American Judges Association


Date of this Version

December 2004


Published in Court Review: The Journal of the American Judges Association, 40:3-4 (2004), pp. 16-25. Copyright © 2004 National Center for State Courts. Used by permission. Online at


In February, 2004, Oregon Governor Ted Kulongoski directed a newly created “Public Safety Review Steering Committee” to “look at our public safety system from beginning to end” and to develop “strategies to make the system stronger” wherever it does not sufficiently protect Oregonians. In common with many states, Oregon long ago adopted a modification of the penal code to declare crime reduction among the purposes of sentencing. And in common with many states, Oregon has adopted a sentencing guidelines model that roughly directs sentencing to reflect crime seriousness, criminal history, and prison resources—largely or entirely ignoring crime reduction. Apparently in common with all English-speaking and European criminal justice systems, Oregon’s criminal justice system thus exhibits a profound dysfunction: The successful culmination of most combined law enforcement and prosecution activity is a conviction followed by a sentence in a criminal case. Yet, most sentences imposed on most offenders fail to prevent future criminal behavior by the sentenced offender; most sentencing does not even expressly attempt crime reduction.
The participants in Public Safety Review Steering Committee represented the typical range of diverse and strongly held views as to the purposes, failures and successes of criminal justice. They held opposing positions as to mandatory minimum sentences, the viability of general deterrence, and the division of sentencing responsibilities between the judicial and the legislative functions (whether the latter is exercised by the people directly through ballot measures or by the legislature). My views on such matters are quite independent of the propositions asserted in this paper. The only debate we really need to resolve before making real progress is already decided by Oregon law, and by the expectations of most citizens in all states: crime reduction is a major purpose of sentencing. Notions to the contrary are dangerously wrong, however motivated.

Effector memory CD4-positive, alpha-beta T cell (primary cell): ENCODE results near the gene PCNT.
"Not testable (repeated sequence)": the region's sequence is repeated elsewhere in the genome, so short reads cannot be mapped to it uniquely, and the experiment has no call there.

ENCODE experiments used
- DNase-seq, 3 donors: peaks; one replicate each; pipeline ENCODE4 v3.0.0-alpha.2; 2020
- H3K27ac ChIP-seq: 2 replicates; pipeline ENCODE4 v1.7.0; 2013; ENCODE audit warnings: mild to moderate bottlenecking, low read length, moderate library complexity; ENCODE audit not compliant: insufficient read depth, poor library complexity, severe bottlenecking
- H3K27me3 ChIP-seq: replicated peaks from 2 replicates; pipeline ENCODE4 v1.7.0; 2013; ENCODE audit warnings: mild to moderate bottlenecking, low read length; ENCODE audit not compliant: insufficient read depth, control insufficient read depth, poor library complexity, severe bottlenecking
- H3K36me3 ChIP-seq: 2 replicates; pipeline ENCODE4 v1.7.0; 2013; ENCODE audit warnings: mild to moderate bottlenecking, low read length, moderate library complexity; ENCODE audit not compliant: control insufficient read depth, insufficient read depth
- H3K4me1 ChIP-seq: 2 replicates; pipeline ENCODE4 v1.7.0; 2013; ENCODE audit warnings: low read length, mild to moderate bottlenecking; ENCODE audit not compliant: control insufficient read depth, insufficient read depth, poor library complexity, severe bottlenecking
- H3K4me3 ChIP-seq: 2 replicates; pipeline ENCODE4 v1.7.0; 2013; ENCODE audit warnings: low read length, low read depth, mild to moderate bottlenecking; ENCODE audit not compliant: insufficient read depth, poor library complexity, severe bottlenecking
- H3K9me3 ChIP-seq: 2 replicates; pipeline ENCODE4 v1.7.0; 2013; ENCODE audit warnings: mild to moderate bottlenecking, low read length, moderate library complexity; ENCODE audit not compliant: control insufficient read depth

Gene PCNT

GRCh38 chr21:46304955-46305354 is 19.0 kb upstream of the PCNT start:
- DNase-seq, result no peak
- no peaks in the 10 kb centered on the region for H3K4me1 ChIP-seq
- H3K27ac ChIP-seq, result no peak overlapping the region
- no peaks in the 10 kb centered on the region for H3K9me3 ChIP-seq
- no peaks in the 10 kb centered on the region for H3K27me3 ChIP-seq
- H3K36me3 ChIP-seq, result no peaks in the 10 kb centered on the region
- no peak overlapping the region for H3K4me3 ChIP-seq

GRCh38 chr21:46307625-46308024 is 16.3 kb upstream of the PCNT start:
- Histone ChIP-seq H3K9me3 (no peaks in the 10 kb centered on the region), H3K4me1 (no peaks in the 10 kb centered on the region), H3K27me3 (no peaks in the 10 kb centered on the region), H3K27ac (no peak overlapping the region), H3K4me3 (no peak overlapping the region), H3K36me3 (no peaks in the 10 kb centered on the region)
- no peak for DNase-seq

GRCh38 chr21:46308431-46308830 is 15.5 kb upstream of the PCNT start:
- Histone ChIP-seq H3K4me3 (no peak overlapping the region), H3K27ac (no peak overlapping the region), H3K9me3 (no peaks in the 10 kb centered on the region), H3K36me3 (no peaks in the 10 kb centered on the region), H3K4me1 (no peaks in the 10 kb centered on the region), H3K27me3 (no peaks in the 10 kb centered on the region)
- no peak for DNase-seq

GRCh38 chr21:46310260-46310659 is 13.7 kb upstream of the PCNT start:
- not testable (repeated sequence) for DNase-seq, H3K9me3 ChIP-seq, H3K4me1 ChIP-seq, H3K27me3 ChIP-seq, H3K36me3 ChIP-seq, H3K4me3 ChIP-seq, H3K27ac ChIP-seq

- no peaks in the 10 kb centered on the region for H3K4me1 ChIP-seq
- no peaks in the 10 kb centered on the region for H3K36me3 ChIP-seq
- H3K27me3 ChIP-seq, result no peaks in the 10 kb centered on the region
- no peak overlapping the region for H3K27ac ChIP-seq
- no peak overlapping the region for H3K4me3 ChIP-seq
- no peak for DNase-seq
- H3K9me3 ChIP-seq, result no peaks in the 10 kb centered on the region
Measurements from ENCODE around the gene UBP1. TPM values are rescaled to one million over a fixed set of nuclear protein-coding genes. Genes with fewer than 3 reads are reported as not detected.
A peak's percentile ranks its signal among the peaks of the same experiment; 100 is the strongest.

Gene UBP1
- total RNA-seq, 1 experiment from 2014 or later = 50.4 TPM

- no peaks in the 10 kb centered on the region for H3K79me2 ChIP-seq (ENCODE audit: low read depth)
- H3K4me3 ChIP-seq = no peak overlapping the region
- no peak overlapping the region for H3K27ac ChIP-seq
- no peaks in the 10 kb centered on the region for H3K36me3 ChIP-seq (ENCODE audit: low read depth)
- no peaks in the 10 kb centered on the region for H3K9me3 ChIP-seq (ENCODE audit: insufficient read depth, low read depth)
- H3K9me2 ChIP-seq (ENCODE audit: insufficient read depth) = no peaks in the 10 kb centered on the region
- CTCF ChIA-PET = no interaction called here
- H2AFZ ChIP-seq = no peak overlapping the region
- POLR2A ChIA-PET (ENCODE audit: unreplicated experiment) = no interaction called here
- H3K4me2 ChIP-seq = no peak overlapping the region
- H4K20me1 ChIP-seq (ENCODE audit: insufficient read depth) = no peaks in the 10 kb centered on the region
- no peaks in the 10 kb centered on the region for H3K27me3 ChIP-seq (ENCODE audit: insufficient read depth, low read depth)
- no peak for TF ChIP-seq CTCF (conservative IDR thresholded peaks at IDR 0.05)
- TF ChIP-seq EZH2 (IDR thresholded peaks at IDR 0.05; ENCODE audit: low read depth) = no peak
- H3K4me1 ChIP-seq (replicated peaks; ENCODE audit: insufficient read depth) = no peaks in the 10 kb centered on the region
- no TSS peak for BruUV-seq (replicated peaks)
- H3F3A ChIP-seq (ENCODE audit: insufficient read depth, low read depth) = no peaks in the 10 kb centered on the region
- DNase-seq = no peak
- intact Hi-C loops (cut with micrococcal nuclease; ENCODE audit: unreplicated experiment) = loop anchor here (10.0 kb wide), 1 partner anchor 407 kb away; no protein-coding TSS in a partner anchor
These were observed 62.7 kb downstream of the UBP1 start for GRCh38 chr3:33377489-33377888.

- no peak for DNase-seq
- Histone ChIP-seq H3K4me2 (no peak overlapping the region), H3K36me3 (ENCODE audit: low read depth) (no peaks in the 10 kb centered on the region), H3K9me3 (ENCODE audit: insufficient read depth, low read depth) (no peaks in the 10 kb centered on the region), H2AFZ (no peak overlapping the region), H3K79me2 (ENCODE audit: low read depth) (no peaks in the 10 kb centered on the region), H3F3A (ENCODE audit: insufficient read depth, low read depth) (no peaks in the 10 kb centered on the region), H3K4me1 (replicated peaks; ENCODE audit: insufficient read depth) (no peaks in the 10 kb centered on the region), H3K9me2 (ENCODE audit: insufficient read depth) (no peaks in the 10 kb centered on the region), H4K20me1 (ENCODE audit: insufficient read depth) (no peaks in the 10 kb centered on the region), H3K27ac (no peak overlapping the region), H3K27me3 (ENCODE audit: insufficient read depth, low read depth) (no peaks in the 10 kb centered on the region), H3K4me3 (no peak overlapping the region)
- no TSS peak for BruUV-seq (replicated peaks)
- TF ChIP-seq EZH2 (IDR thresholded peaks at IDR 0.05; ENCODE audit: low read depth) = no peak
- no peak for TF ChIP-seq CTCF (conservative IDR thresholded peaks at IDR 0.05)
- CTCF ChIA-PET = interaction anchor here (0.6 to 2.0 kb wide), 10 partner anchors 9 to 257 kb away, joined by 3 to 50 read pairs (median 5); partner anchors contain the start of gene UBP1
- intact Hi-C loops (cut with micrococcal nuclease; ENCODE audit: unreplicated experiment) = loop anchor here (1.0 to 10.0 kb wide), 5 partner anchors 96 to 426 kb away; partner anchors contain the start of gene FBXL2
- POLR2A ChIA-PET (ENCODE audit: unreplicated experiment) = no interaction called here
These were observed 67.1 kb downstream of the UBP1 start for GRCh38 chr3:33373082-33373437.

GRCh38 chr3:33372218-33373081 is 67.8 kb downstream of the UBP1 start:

All rational and informed participants and observers should agree:
• Whatever the importance of other components of sentencing, crime reduction is a major purpose.
• Our actual accomplishment of crime reduction falls profoundly short of our proclamations and of our potential.
• To improve our crime reduction impact, we must change the behaviors of those involved in producing sentencing decisions.
• To succeed, we must pursue strategies to focus criminal justice participants on responsible, informed, competent, and effective pursuit of crime reduction through sentencing decisions.

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